Dover's Powder, because the quantity of Ipecacuanha may become too
great for the stomach, and you must contrive to increase the Opium without
increasing the Ipecacuanha at the sametime. I percieve that your manage¬
ment of this Case may be much disturbed by the squeemish state of the
Stomach, but you must not by this by prevented from Opiates which
with alittle increase of dose may be made to answer by Injections al¬
ternating them with laxatives in the same way -- Besides the Opiates
the other Remedies I have to propose in this Case are Strengtheners
and Diaphoretics. The bark may be continued to such a quantity as the
Stomach will bear, but instead of the Sal Diuretiecus which you can
hardly give in any tolerable quantity you may employ a portion of
Alum, of which from five to ten grains may be given two or three
times a day. As a Diaphoretic when you are not employing the
Dover's Powder, I would give every night & morning a dose of Tartar
Emetic
, so much as to give as light Nausea, but not so much as to
hazard vomiting. This is all I can suggest at present, and hearti¬
ly wishing you suceess ↑and better health↑

I am always Dear Sir

Diplomatic Text

[Page 1]
To M.r Duncanson of Forres
Dear Sir


The accounts you give me of our patient Altyre are very a¬
greeable. Tho he is not so well as I could wish he is greatly recovered from a
dangerous situation, and I hope he shall do so to a still greater degree, I cannot
with any confidence advise the use of the Bark', as I think any large use of it
may be dangerous, but your may certainly make some trial of it in a
light way, such as the formula subjoined. This may possibly strengthen
his stomach & nerves witht affecting his lungs, and you will proceed as a
cautious trial shall direct you ---- The other Case you have given me is
a difficult one, as the young woman's Constitution seems to be in general in
great disorder, but we must endeavour to relieve it as well as we can.
The violent pains absolutely require the use of Opiates, tho' otherwise
not desireable you must employ them in the dose that is necessary
to give relief, however great that dose may be, but whenever any




[Page 2]


freedom from pain occurs, or that you can depend upon the continuance of
it you should intermit also the Opium, as the Costiveness it induces may be
troublesome and as it may increase the floodings liable to occur. None of
these fears however should prevent the use of it when pain requires. In such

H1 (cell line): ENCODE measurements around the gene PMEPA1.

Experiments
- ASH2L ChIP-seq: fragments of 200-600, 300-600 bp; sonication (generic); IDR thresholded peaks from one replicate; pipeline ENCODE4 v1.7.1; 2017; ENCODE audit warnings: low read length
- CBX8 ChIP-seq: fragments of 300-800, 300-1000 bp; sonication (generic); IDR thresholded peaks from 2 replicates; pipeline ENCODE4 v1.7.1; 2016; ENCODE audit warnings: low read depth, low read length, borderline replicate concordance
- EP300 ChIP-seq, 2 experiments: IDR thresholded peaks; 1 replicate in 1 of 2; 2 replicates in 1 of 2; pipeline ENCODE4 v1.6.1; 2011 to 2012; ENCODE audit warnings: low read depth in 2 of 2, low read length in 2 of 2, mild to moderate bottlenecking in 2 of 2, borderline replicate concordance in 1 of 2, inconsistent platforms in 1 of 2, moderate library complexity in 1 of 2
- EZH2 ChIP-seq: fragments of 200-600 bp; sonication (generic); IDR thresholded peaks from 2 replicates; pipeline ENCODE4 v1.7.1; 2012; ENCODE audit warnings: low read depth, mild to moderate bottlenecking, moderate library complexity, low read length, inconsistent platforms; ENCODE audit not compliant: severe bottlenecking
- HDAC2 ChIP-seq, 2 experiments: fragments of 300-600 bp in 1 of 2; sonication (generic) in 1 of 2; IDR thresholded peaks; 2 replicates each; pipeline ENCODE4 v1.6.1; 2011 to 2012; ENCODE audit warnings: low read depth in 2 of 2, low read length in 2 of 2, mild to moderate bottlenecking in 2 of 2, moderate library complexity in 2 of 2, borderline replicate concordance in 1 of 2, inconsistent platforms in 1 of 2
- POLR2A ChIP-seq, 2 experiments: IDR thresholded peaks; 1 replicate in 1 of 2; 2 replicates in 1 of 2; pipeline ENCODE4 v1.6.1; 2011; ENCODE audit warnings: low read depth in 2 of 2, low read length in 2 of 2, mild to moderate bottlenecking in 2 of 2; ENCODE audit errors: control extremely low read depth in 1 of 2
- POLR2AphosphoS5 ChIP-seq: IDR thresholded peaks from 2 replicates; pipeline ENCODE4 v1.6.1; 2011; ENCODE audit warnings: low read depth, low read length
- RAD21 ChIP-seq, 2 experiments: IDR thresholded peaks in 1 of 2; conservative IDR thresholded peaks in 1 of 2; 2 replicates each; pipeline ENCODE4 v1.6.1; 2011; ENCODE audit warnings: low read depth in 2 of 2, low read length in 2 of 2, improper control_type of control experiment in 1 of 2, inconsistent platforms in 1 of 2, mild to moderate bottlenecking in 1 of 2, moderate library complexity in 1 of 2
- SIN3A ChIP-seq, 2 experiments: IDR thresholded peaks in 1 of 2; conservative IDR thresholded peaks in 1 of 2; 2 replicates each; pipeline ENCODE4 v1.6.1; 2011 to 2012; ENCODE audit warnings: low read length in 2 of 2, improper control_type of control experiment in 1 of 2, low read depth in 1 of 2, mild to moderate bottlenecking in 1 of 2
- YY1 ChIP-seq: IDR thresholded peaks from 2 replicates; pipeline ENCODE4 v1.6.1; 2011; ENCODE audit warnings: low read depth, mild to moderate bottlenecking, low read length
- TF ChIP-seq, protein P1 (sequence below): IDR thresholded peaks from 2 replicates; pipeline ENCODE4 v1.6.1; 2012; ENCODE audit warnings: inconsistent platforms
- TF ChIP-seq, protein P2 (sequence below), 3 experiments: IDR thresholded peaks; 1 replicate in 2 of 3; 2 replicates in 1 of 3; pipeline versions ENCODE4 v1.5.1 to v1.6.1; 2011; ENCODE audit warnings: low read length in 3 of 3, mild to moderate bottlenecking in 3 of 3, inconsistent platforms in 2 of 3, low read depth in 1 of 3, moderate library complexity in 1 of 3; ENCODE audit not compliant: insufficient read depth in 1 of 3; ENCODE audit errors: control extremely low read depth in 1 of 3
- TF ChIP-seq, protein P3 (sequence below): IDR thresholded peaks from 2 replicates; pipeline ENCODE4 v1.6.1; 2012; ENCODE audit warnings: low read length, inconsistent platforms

a case as this, the best form for exhibiting the Opium seems to me to be
the Dover's Powder, as the small dose of Ipecacuanha is often of service in
restraining Uterine Haemorrhagy, and the Diasphordic or Sudorific effect of the
whole seems well suited to this Case. I would therefore not be averse to its ope¬
rating a little by Sweat, if that can be carried on with very little increase
of heat. It will probably relieve the pains & take off the determination
to the Uterus. you must observe that if the repetition of this Medicine
requires a great increase of dose, you cannot in proportion increase the
Dover's Powder, because the quantity of Ipecacuanha may become too
great for the stomach, and you must contrive to increase the Opium with,t
increasing the Ipecacuanha at the sametime. I percieve that your manage¬
ment of this Case may be much disturbed by the squeemish state of the
Stomach, but you must not by this by prevented from Opiates which
with alittle increase of dose may be made to answer by Injections al¬
ternating them with laxatives in the same way -- Besides the Opiates
the other Remedies I have to propose in this Case are Strengtheners
and Diaphoretics. The bark may be continued to such a quantity as the
Stomach will bear, but instead of the Sal Diuretiecus which you can
hardly give in any tolerable quantity you may employ a portion of
Alum, of which from five to ten grains may be given two or three
times a day. As a Diaphoretic when you are not employing the
Dover's Powder, I would give every night & morning a dose of Tartar
Emetic
, so much as to give as light Nausea, but not so much as to
hazard vomiting. This is all I can suggest at present, and hearti¬
ly wishing you suceess ↑and better health↑

I am always Dear Sir